Pitch Decks 101: What Should a Start-up Pitch Deck Include?

As a start-up founder, creating a pitch deck is a crucial step towards gaining investment and attracting potential customers. It is essential to have a well-structured pitch deck that highlights your idea and its potential. Here's what your pitch deck should contain:

1. Elevator Pitch
The first slide of your pitch deck should be an elevator pitch, a one-liner summary that combines your product and mission. The first 15 seconds of your pitch are crucial, so make sure your elevator pitch is concise and compelling. It should capture the essence of your business idea, what makes it unique and the problem it solves.

2. Problem
The second slide should focus on the problem you're solving. Be concise and direct, and use indisputable statements. Think statistics and evoke emotions with a story. You want to make it clear that there is a significant problem that your product or service addresses, and why it's a problem worth solving.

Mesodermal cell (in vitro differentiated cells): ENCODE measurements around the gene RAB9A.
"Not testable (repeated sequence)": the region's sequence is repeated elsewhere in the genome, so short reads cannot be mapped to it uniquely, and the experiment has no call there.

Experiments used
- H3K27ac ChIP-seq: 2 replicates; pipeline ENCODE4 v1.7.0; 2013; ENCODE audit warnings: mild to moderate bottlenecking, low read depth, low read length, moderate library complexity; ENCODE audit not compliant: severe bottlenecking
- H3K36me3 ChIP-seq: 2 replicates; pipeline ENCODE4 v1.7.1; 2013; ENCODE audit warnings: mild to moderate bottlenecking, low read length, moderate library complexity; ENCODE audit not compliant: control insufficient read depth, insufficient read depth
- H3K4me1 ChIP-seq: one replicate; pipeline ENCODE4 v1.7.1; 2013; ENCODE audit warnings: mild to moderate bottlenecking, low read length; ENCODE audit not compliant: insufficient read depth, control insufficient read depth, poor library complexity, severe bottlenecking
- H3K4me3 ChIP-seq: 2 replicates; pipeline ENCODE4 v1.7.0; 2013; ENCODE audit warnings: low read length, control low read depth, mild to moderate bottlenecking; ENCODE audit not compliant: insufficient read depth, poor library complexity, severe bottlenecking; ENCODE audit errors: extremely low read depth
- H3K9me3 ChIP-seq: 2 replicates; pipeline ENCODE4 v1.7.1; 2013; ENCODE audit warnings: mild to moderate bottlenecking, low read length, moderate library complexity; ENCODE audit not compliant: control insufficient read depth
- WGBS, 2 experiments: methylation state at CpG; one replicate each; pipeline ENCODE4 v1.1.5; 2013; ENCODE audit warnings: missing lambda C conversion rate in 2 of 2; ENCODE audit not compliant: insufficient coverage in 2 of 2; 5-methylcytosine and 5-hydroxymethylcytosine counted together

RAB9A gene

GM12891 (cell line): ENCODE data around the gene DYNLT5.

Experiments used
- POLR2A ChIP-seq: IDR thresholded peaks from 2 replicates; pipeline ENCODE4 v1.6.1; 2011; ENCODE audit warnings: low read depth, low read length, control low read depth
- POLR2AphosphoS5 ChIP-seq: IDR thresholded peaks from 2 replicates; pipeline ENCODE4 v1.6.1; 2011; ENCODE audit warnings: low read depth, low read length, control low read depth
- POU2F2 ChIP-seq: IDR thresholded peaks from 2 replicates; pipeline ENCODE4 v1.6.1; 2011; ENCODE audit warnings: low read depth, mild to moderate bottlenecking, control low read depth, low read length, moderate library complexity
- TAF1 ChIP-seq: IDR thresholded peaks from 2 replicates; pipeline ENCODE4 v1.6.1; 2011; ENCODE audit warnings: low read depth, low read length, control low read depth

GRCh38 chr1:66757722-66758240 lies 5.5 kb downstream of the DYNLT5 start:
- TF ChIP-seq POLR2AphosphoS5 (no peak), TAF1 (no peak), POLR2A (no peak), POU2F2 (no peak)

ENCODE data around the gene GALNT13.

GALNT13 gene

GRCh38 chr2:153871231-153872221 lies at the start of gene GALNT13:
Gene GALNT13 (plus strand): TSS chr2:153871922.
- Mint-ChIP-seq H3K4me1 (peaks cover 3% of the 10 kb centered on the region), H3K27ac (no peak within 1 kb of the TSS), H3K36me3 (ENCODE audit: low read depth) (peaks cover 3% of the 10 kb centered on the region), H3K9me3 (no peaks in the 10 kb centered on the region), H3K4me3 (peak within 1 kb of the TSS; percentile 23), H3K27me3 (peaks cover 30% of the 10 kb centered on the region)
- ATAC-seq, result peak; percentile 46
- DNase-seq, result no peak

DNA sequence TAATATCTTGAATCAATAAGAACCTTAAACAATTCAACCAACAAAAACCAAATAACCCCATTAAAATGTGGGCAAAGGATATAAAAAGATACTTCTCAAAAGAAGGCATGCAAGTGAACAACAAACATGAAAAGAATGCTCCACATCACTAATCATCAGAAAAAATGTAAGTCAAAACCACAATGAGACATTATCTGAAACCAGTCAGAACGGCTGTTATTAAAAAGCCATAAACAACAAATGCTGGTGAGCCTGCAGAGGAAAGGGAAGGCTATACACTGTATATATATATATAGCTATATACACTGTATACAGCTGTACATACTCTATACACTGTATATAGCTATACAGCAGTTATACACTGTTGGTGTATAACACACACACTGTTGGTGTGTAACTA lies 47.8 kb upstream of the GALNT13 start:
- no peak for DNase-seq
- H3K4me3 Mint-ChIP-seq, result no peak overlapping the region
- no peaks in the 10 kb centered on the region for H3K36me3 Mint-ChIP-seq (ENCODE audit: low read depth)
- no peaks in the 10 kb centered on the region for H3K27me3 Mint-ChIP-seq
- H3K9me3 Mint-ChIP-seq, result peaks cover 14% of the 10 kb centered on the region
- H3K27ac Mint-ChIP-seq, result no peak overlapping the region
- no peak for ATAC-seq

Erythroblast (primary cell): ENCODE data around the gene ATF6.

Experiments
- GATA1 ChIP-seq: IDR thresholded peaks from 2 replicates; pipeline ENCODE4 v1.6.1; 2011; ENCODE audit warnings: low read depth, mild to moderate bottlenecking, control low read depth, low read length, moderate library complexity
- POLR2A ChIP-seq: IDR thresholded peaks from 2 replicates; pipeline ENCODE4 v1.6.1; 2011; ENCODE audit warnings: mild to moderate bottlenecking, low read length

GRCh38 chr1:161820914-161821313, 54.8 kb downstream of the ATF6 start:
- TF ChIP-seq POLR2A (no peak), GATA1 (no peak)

3. Solution
The third slide should be about the solution you're proposing. Keep the solution simple and easy to understand. Is it a vitamin, painkiller, or cure? The key is to make it easy for the audience to understand what you are proposing and how it solves the problem.

4. Why you? Why now?
On this slide, you need to explain why you are the best person or team to execute this idea and why now is the right time to do so. Highlight your unique experiences and expertise that make you the best perosn or team for the job. Explain the reason why this is the right moment to bring this idea to life, and why the timing is critical.

5. Momentum and Traction